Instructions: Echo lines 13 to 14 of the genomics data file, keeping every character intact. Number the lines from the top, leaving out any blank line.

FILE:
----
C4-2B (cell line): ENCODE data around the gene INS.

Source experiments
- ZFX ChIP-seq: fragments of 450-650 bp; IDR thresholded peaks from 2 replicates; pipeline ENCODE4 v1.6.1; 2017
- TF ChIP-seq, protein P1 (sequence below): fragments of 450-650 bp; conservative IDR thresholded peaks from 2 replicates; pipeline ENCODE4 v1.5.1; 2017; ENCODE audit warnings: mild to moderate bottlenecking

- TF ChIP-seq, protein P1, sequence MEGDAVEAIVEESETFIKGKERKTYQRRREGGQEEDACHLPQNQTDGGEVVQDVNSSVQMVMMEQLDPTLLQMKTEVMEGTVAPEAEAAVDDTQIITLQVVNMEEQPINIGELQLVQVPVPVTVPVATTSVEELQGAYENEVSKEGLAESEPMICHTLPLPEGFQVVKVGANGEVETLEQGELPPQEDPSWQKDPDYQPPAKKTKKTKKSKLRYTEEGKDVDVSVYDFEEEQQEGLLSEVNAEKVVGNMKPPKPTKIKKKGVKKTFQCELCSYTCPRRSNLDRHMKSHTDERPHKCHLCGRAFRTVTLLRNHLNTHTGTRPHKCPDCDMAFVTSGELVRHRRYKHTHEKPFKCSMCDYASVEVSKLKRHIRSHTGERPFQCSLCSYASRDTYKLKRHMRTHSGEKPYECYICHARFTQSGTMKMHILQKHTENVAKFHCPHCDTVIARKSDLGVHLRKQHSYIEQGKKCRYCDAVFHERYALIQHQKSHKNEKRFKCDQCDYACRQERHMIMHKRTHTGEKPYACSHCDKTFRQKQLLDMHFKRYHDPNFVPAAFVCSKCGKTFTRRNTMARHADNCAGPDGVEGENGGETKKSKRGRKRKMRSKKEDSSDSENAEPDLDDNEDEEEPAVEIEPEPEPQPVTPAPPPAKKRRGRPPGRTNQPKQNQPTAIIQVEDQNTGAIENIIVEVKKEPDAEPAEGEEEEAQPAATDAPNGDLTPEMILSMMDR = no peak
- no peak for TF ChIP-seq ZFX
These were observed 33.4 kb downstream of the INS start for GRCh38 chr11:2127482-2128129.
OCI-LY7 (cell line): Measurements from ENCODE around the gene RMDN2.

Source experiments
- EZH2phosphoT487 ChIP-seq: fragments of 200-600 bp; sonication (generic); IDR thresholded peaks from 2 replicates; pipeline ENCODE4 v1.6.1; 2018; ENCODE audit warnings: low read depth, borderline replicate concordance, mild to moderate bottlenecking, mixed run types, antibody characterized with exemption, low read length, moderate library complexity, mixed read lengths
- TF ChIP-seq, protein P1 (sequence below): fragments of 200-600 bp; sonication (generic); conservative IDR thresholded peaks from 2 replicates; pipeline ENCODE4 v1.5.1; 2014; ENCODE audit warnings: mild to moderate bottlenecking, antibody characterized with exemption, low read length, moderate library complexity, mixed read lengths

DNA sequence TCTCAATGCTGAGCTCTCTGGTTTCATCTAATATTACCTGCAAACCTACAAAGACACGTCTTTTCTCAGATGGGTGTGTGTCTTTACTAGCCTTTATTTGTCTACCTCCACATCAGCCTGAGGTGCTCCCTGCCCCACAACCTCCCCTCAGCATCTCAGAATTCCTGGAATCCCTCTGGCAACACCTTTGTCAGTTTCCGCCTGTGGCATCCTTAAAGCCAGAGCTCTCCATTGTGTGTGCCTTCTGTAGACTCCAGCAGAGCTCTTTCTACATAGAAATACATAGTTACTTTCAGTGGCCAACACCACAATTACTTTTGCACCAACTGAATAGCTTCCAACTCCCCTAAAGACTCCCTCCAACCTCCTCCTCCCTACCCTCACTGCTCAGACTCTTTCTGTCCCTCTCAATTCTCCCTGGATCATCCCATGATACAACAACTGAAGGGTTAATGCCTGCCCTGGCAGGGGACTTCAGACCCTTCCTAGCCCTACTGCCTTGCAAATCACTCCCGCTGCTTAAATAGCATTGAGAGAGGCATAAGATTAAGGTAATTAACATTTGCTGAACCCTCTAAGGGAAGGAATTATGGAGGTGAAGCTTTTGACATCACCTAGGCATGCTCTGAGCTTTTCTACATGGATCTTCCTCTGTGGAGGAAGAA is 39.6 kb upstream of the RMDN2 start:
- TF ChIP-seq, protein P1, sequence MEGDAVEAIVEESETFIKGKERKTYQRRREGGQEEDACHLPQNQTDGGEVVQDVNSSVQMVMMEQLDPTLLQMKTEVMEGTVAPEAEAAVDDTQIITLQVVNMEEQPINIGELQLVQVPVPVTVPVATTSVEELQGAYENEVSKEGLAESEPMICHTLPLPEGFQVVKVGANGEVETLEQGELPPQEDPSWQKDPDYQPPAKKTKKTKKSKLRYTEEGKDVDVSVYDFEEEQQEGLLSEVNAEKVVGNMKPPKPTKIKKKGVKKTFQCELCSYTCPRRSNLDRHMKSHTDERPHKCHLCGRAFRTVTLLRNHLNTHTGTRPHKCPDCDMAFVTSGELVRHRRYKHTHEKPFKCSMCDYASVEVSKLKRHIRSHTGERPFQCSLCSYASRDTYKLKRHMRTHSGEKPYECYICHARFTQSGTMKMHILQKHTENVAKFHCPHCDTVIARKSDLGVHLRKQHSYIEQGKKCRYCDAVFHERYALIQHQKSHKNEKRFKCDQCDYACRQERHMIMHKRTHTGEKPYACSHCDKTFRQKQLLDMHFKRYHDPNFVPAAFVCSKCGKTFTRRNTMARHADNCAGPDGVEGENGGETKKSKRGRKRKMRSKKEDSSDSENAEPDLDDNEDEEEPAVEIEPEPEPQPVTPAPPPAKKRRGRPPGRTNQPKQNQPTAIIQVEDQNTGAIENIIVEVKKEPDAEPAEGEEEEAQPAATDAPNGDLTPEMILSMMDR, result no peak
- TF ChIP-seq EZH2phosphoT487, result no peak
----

- TF ChIP-seq, protein P1, sequence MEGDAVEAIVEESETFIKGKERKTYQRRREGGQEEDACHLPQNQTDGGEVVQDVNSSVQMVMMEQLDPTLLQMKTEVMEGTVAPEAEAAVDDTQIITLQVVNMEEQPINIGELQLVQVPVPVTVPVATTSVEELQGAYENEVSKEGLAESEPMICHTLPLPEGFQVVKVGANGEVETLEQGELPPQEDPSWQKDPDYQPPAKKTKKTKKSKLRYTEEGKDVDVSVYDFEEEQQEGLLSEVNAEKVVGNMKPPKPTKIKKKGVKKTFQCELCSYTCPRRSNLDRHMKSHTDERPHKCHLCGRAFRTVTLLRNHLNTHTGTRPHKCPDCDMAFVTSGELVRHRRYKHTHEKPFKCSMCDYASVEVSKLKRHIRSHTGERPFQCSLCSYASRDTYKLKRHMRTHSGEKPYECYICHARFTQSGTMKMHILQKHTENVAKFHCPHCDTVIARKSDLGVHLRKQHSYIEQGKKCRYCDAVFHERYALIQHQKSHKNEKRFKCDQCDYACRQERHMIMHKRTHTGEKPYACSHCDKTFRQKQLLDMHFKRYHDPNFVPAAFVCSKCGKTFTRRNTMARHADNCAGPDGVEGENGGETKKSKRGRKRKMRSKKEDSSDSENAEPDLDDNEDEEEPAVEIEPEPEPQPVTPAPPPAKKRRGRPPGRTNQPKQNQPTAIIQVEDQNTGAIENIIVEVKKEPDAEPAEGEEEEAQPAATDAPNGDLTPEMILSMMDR, result no peak
- TF ChIP-seq EZH2phosphoT487, result no peak